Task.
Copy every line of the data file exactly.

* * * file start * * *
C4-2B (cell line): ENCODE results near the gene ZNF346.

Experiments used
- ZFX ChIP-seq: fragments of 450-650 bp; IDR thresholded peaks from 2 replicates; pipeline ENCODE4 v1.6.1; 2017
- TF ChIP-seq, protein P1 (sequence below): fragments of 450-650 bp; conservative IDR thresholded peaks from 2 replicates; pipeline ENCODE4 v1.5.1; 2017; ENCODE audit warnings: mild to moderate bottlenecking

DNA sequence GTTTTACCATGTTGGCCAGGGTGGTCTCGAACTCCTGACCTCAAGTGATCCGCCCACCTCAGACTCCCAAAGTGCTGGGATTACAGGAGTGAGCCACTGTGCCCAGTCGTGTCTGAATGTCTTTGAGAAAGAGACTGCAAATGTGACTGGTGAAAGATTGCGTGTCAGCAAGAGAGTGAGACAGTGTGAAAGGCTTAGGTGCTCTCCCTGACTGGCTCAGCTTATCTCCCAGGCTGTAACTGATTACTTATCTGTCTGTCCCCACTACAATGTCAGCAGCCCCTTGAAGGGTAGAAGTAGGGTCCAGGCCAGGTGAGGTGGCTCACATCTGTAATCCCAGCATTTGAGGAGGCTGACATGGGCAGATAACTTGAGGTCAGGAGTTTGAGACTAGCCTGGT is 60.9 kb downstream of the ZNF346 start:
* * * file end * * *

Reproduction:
C4-2B (cell line): ENCODE results near the gene ZNF346.

Experiments used
- ZFX ChIP-seq: fragments of 450-650 bp; IDR thresholded peaks from 2 replicates; pipeline ENCODE4 v1.6.1; 2017
- TF ChIP-seq, protein P1 (sequence below): fragments of 450-650 bp; conservative IDR thresholded peaks from 2 replicates; pipeline ENCODE4 v1.5.1; 2017; ENCODE audit warnings: mild to moderate bottlenecking

DNA sequence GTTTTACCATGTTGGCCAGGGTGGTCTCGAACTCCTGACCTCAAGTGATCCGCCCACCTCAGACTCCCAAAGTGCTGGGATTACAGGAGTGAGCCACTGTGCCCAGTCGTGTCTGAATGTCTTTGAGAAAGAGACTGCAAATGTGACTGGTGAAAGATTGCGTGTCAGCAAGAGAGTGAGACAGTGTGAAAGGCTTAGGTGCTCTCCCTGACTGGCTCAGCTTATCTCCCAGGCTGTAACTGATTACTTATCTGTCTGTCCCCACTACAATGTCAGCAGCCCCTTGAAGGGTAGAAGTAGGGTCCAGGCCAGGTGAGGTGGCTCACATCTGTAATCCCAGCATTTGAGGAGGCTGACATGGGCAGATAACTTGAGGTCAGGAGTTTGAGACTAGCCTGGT is 60.9 kb downstream of the ZNF346 start: